What particularly stayed with me was the clear-sighted description of life in Europe, from the point of view of a newly-arrived Muslim person. I believe that Holland is a particularly advanced and open society (having lived and worked there for six years). She witnesses the mostly calm and measured way in which ordinary people air their differences and resolve them. In her experience until then, hierarchy enforced its wishes violently - her mother for instance beat her and her sister relentlessly. People - women in particular - seemed powerless to effect any change in their lives.

There is a beautiful moment when she refuses to marry a man and her statement to a Court that it is her soul which refuses the union, is unexpectedly respected by a senior Muslim man - what an amazing liberation this must have been for her. This official reappears later, and again acts in a beneficial way - and he is unique in the narrative, the single Muslim person capable of ethical, thoughtful conduct. I am sure he is not in fact the only one, but there does not seem to exist any education or modelling within the ambit of most people around Ayaan at the time she lived in Muslim countries which would enable them to grow into such a person. Her mother for instance does not cope with life: she is tormented and explosive.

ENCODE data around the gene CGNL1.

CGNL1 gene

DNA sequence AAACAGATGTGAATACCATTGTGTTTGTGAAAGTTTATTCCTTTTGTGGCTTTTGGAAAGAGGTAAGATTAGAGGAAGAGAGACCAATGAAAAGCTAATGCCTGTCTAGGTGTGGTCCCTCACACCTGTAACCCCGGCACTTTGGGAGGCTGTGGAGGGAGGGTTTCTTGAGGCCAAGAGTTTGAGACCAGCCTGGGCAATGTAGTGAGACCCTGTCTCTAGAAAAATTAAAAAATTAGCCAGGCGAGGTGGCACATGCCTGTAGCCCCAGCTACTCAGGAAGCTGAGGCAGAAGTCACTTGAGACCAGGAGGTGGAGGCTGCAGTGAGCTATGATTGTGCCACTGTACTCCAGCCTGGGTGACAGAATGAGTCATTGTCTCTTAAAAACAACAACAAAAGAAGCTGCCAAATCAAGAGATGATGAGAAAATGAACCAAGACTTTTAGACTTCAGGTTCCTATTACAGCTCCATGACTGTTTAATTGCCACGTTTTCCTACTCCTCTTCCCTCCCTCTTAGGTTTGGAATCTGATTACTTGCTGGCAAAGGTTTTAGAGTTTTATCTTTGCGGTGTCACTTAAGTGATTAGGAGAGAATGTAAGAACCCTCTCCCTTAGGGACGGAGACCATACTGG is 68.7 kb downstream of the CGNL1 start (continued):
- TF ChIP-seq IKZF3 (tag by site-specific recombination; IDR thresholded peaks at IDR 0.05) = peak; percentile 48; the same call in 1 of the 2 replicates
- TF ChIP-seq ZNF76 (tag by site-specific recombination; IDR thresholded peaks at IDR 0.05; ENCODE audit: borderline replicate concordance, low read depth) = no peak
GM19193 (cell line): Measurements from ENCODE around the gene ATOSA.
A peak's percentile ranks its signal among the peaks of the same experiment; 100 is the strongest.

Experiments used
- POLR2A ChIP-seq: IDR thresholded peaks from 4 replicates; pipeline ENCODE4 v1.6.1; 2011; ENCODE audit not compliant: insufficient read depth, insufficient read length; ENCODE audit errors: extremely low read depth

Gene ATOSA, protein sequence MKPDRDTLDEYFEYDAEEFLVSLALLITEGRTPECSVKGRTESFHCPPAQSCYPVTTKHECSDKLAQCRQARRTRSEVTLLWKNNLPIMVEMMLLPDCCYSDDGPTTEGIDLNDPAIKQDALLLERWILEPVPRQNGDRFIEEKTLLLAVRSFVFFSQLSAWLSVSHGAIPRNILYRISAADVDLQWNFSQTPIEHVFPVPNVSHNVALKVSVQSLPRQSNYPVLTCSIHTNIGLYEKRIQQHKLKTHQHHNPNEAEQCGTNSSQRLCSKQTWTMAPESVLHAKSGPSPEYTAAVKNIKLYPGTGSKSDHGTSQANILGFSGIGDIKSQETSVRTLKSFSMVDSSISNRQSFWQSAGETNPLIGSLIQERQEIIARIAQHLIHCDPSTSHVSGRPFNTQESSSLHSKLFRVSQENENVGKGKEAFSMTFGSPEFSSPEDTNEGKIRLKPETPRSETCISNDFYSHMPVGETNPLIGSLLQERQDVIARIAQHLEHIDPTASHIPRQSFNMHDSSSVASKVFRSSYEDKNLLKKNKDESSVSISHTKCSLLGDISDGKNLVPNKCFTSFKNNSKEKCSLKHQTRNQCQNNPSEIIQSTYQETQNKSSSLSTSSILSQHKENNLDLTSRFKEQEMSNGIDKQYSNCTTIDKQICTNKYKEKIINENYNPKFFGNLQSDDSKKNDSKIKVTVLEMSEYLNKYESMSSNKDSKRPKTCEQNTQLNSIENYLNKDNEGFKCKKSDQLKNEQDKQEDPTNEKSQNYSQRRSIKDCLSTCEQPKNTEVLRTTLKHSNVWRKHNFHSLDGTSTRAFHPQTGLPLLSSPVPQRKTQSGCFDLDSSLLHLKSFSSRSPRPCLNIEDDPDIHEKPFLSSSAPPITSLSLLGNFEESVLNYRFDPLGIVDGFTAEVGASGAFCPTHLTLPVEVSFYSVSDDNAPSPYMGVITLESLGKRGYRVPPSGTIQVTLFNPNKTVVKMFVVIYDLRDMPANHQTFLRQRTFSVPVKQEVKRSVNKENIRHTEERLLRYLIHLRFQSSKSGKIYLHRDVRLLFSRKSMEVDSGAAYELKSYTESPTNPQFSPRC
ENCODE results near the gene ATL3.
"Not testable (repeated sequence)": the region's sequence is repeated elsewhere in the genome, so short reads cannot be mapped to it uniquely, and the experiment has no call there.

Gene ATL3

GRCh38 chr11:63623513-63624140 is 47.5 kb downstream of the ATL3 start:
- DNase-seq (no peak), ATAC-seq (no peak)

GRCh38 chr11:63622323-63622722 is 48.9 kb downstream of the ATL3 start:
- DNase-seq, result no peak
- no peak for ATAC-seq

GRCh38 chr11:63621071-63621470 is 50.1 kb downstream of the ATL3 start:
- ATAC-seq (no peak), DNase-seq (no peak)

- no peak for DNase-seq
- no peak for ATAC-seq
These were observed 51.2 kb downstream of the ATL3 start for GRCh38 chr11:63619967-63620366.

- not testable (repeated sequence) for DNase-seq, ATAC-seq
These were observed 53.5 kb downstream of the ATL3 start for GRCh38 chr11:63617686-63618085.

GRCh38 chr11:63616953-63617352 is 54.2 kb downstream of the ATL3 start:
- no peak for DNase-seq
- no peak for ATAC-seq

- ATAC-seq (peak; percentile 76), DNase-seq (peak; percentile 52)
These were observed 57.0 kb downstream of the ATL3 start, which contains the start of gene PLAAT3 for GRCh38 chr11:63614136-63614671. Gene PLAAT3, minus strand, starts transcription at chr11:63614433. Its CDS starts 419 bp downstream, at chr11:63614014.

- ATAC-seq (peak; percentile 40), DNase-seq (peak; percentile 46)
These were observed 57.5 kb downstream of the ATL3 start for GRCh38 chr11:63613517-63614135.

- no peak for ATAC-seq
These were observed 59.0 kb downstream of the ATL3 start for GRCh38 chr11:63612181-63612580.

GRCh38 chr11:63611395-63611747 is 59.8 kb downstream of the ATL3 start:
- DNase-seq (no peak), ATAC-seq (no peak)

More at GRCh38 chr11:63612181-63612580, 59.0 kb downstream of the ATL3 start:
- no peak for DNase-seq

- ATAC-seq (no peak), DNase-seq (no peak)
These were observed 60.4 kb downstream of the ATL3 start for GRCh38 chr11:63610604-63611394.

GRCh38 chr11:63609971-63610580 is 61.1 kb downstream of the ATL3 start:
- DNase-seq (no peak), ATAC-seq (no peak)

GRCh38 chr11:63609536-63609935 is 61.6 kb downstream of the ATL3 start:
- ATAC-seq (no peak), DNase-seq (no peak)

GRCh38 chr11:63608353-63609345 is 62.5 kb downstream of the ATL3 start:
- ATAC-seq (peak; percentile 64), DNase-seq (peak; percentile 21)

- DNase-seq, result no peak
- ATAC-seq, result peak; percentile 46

Ayaan documents her slow move away from Islam. It happens little by little, and the book portrays it most believably. Having finished reading it, I thought about Islam and how dangerous extremism is, and then realised - as if it was an entirely new thought - that this was true of all religions.

I felt as if I'd been led by the hand and given an education. It is not that I haven't thought about this often - it is a topic of frequent discussion in our home. But here I had reached a clear conclusion. It is a very good book. She is an impressive woman.

Friday, 3 February 2012

Getting it wrong

Something to think about - my son just sent it to me. It is  read out by the author here.

Another sense of an ending,
(after Julian Barnes)

by Sam Gwynn
(born 1948)

It's pestered you for years and years,
Your private little worrywart
Like something buzzing in your ears,
Some static-tattered last report
From someone in the pockmarked fort
You'd never trusted all along--